A paper bag used to collect the tears of those testifying, to then be burned in a sacred fire, is seen at the final day of hearings at the National Inquiry into Missing and Murdered Indigenous Women and Girls, in Richmond, B.C., on Sunday April 8, 2018. THE CANADIAN PRESS/Darryl Dyck

Mother of missing Indigenous woman hits feds, RCMP with $600M class action

She is alleging a “negligent” and “lackadaisical” approach to investigating missing and murdered Indigenous women

A Regina mother whose daughter went missing in 2007 is launching a multimillion-dollar class-action lawsuit against the federal government and the RCMP, alleging a “negligent” and “lackadaisical” approach to investigating missing and murdered Indigenous women.

Danita Faith has been missing for more than 10 years, and her mother Diane BigEagle is the caretaker of her two children.

Saskatchewan lawyer Anthony Merchant, who filed the suit Thursday on BigEagle’s behalf, is seeking $500 million in damages, as well as $100 million in punitive damages, part of an effort to effect change in policing attitudes and behaviour.

“The conduct of the RCMP was wilful, arrogant, callous, and high-handed, and constituted a gross violation of the rights of the plaintiff and the class,” says the statement of claim.

In an interview, Merchant said by asking for punitive damages, “the hope and expectation is that addressing attitudes and systemic problems in the RCMP will have a positive effect on the same kind of problems that exist in the municipal police forces.”

Scott Bardsley, a spokesman for Public Safety Minister Ralph Goodale, refused to comment on a specific case that is before the courts. But he did note that when she appeared last month before the national inquiry in Regina, RCMP Commissioner Brenda Lucki apologized to the affected families.

“She acknowledged that, for many, the RCMP was not the police service they needed it to be, and she pledged to do better.”

The suit alleges systemic negligence on the part of the RCMP in investigating cases of missing and murdered Indigenous women, and says family members have been forced to endure mental anguish because of the RCMP’s failure to properly investigate and prosecute the disappearances.

It also includes a lengthy list of allegations against the RCMP and its handling of cases, including providing false assurances of safety to victims and those in the class suit, choosing not to be transparent, and failing to keep the class informed of the progress of investigations, among others.

BigEagle met with the RCMP more than 50 times about her daughter’s disappearance, but investigators did not pay attention nor take notes during the meetings, the documents allege. When the girl first disappeared, police allegedly dismissed BigEagle’s complaint, saying her daughter would probably come home.

The documents include the names and stories of 36 Indigenous women and girls who are missing or have been murdered.

As a result of the RCMP’s actions, states the documents, BigEagle and members of the class action suit say they have suffered and continue to suffer damages including physical, psychological and emotional harm, suicidal ideation, loss of income, opportunity and loss of enjoyment of life.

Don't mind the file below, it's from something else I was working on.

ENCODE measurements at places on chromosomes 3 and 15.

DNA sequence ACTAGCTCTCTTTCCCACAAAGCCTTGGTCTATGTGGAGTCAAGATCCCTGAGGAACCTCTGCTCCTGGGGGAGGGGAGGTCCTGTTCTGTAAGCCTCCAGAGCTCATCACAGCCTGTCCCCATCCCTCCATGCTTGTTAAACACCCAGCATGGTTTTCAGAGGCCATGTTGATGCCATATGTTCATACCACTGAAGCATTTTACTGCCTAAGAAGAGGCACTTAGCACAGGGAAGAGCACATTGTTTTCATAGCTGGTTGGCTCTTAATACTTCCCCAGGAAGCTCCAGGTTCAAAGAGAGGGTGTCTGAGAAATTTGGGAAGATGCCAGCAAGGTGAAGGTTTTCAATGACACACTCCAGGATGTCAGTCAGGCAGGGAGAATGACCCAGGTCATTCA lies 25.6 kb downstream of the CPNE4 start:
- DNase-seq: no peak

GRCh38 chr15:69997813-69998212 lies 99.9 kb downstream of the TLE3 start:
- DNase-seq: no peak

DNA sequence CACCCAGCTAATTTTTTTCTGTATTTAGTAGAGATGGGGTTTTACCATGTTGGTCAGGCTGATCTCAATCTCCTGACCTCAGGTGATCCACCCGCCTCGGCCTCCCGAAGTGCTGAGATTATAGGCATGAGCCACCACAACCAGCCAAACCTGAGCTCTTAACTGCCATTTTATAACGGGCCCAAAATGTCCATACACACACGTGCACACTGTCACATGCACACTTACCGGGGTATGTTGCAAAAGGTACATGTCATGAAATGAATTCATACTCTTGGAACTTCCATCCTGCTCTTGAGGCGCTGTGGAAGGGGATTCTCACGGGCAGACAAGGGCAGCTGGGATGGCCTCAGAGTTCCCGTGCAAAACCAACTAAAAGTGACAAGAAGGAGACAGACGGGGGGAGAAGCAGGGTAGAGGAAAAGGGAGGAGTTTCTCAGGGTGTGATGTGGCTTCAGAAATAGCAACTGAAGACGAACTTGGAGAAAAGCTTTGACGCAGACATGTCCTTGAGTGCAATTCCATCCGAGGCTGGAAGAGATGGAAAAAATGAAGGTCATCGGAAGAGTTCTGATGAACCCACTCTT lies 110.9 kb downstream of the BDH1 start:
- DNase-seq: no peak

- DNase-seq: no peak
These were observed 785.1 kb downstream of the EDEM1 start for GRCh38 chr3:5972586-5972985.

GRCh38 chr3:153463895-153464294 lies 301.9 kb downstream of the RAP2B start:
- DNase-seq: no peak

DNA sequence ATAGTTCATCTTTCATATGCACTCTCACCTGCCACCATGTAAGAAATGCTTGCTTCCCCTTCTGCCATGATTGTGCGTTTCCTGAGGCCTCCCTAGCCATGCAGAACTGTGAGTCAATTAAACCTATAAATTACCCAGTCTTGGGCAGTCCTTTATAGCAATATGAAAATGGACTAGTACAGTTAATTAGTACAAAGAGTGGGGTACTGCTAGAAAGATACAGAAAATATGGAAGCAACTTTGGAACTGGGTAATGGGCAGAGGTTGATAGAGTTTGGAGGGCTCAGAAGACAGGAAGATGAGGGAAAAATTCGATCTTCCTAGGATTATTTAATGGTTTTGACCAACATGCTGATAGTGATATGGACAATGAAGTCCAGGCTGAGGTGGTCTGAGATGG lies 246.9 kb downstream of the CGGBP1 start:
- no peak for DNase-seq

The class is also claiming they have sustained certain damages, losses and expenses for various medical and rehabilitation treatments.

The Canadian Press

Like us on Facebook and follow us on Twitter.

Just Posted

Hiker rescued by helicopter after receiving burns in ‘cooking incident’

Campbell River Search and Rescue has been busy of late…

Help out at Campbell River’s first Highland Gathering next month

The weekend will feature the Highland Heavy Games, piping, dancing and more!

North Island College issues brief statement on bomb threat

Threat forced college to close all campuses for one day

Living with obsessive compulsive disorder

The Big Read: Vancouver Island mom calls for more mental health services as son battles OCD

Motorcyclist dies in North Campbell River collision

Speed and alcohol were “contributing factors” in fatal crash: police

France doubles up Croatia 4-2 to win World Cup

Played in Moscow Russia, latest Fifa World Cup marks the highest scoring final since 1966

B.C. VIEWS: Making private health care illegal again

Adrian Dix battles to maintain Cuba-style medical monopoly

Almost every part of Canada’s largest national park deteriorating: federal study

Drawing on decades of research — the report lists 50 pages of citations

Activists protest outside Kinder Morgan terminal in kayaks, canoes

Tsleil-Waututh elder Ta’ah Amy George led the water ceremony from a traditional Coast Salish canoe

Canadian soccer fans brace for World Cup final between France, Croatia

First ever final for the Croatians, while it’s France’s third, going into match as betting favourite

B.C. Lions claw their way back to score 20-17 victory over Winnipeg Blue Bombers

The Bombers, who beat the Lions 41-19 last week in Edmonton, fell to 2-3 with the loss

High winds, lack of rain suggest no breaks in sight for B.C. wildfire season

There were 11 new wildfires across the province over 24 hours, BC Wildfire Service officials say

Former B.C. flight attendant protests sexual harassment outside YVR, asked to leave

Mandalena Lewis said she was handing out pamphlets outside YVR terminal when asked to leave

Belgium finishes 3rd at World Cup, beats England 2-0

France and Croatia will play in the final on Sunday at the Luzhniki Stadium in Moscow

Most Read